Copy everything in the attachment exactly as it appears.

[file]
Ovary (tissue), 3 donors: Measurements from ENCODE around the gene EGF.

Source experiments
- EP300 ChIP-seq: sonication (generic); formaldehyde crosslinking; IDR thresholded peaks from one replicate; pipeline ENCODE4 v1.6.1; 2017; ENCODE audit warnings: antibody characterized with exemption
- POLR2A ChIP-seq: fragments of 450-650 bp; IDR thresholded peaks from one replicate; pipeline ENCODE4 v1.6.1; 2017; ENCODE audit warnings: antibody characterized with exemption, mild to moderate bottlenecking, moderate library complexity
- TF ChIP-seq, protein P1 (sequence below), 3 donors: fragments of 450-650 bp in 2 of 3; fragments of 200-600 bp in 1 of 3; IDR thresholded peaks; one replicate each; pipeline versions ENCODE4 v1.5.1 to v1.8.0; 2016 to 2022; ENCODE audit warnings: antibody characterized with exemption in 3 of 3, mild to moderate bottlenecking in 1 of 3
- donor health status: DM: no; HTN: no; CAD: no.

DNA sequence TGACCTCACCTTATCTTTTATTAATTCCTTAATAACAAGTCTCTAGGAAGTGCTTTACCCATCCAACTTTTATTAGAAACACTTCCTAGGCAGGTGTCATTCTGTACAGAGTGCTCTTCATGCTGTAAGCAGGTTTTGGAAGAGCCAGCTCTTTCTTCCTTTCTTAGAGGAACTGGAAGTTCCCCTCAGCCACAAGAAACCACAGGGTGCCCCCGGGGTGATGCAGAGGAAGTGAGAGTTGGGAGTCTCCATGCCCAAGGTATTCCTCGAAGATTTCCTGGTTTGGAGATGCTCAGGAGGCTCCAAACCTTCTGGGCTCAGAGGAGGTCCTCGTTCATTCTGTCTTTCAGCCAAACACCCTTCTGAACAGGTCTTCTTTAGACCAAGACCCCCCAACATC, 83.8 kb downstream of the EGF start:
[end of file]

Ovary (tissue), 3 donors: Measurements from ENCODE around the gene EGF.

Source experiments
- EP300 ChIP-seq: sonication (generic); formaldehyde crosslinking; IDR thresholded peaks from one replicate; pipeline ENCODE4 v1.6.1; 2017; ENCODE audit warnings: antibody characterized with exemption
- POLR2A ChIP-seq: fragments of 450-650 bp; IDR thresholded peaks from one replicate; pipeline ENCODE4 v1.6.1; 2017; ENCODE audit warnings: antibody characterized with exemption, mild to moderate bottlenecking, moderate library complexity
- TF ChIP-seq, protein P1 (sequence below), 3 donors: fragments of 450-650 bp in 2 of 3; fragments of 200-600 bp in 1 of 3; IDR thresholded peaks; one replicate each; pipeline versions ENCODE4 v1.5.1 to v1.8.0; 2016 to 2022; ENCODE audit warnings: antibody characterized with exemption in 3 of 3, mild to moderate bottlenecking in 1 of 3
- donor health status: DM: no; HTN: no; CAD: no.

DNA sequence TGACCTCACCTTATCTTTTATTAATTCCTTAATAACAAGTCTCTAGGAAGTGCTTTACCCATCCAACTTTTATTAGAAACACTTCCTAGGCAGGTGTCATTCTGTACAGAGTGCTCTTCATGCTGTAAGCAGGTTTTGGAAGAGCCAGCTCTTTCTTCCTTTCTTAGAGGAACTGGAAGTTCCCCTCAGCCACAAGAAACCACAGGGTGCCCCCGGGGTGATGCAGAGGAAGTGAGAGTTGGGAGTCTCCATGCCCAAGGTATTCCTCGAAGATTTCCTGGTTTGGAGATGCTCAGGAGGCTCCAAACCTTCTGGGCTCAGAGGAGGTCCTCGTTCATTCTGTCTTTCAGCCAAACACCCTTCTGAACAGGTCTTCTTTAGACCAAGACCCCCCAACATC, 83.8 kb downstream of the EGF start: